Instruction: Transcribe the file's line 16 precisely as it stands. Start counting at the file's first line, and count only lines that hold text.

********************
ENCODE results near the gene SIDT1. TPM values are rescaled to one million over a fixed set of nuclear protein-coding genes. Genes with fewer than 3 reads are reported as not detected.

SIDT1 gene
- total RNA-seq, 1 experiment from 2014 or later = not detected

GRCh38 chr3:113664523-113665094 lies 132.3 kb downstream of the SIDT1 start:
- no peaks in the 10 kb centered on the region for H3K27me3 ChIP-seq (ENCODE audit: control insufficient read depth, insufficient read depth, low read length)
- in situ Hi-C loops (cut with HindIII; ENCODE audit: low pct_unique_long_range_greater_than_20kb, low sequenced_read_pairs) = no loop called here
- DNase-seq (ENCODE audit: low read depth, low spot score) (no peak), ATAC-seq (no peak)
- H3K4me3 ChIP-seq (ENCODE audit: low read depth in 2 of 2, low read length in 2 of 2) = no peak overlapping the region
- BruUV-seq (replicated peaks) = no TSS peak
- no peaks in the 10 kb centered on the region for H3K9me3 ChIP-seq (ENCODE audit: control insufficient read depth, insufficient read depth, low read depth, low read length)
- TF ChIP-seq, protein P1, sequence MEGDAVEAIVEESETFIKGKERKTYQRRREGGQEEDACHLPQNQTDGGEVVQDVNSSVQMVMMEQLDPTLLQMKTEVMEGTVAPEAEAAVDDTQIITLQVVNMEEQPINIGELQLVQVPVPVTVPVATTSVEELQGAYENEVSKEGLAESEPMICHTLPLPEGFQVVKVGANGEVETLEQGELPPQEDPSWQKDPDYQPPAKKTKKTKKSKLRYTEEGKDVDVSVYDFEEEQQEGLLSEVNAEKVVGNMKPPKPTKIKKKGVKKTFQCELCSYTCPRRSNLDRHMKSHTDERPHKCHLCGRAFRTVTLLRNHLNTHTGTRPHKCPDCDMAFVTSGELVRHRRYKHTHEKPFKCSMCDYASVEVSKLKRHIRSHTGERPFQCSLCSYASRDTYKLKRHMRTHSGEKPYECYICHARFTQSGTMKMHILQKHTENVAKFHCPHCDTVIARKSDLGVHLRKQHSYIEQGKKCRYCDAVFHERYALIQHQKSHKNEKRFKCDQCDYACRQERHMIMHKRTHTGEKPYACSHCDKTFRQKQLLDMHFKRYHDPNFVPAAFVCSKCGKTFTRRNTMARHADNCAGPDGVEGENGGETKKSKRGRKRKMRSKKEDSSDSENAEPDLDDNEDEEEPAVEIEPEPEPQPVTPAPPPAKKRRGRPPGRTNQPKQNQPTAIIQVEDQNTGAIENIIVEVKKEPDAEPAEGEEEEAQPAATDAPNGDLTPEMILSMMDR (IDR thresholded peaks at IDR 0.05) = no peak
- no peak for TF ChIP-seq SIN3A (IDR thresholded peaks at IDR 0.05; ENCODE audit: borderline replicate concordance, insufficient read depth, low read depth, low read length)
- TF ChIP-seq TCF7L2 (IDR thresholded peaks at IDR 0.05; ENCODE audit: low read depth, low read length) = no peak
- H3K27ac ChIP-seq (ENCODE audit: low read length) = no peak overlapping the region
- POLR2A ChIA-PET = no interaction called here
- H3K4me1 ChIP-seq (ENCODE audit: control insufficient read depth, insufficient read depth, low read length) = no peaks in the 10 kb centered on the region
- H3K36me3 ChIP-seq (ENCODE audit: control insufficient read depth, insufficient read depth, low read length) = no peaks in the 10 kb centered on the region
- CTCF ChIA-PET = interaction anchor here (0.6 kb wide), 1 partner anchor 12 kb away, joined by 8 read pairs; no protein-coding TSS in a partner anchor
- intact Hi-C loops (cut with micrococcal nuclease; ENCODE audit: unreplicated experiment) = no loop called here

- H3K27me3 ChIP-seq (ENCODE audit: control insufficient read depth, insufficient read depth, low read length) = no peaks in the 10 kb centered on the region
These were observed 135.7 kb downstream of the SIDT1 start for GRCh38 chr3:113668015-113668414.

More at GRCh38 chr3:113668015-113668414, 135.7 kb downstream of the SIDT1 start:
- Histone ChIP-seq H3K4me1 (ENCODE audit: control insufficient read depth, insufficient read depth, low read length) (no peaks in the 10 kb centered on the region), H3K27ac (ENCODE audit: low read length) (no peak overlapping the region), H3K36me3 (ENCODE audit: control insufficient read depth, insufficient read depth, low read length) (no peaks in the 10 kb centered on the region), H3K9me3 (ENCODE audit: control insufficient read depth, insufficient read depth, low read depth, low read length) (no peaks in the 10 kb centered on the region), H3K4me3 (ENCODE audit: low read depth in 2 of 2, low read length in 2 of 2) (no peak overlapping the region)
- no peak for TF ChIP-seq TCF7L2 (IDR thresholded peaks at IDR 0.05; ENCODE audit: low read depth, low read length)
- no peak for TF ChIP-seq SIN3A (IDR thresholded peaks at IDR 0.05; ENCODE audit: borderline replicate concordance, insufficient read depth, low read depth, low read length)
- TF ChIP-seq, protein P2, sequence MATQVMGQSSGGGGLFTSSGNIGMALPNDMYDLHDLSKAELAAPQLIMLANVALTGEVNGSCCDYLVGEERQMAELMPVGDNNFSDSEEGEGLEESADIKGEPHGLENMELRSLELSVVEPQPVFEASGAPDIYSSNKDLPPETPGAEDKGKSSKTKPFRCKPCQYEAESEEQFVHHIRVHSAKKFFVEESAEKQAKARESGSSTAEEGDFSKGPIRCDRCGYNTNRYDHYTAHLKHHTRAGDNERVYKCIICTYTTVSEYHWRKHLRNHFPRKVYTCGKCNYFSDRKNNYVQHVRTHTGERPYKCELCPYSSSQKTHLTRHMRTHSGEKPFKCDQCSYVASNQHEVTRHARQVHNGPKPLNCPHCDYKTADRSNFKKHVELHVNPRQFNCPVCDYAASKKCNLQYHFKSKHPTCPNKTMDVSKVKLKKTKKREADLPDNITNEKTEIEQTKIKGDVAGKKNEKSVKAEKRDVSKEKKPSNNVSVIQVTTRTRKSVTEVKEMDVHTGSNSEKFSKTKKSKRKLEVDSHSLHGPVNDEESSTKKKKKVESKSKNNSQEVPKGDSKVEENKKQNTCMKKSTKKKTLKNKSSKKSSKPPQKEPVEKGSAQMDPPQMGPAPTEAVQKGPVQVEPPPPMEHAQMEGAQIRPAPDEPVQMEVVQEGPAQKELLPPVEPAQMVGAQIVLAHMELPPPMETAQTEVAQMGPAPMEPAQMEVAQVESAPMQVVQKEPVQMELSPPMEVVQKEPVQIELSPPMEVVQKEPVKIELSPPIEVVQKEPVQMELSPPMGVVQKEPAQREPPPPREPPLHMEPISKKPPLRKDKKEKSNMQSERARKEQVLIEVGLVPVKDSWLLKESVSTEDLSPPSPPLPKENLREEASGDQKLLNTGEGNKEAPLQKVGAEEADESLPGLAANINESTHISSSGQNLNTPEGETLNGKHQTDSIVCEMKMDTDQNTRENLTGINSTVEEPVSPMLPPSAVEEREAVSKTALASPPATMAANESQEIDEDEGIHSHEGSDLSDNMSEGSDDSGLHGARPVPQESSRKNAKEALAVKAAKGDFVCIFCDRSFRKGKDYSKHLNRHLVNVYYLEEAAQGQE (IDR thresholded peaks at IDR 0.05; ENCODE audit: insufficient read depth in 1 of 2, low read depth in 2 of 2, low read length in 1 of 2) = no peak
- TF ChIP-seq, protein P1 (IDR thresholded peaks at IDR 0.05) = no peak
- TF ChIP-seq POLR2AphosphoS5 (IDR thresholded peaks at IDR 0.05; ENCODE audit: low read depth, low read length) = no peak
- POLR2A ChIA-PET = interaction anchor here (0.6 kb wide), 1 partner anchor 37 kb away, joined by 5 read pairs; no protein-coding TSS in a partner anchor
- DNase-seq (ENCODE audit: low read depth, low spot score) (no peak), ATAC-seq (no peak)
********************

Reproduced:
- H3K4me1 ChIP-seq (ENCODE audit: control insufficient read depth, insufficient read depth, low read length) = no peaks in the 10 kb centered on the region